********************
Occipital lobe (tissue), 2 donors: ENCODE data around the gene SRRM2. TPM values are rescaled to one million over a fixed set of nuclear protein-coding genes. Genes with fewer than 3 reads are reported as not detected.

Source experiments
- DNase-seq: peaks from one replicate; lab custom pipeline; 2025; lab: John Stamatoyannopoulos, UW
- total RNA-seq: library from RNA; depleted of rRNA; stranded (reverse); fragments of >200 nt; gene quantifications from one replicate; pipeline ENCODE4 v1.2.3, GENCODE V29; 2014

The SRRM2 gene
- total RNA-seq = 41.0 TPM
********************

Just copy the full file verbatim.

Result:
Occipital lobe (tissue), 2 donors: ENCODE data around the gene SRRM2. TPM values are rescaled to one million over a fixed set of nuclear protein-coding genes. Genes with fewer than 3 reads are reported as not detected.

Source experiments
- DNase-seq: peaks from one replicate; lab custom pipeline; 2025; lab: John Stamatoyannopoulos, UW
- total RNA-seq: library from RNA; depleted of rRNA; stranded (reverse); fragments of >200 nt; gene quantifications from one replicate; pipeline ENCODE4 v1.2.3, GENCODE V29; 2014

The SRRM2 gene
- total RNA-seq = 41.0 TPM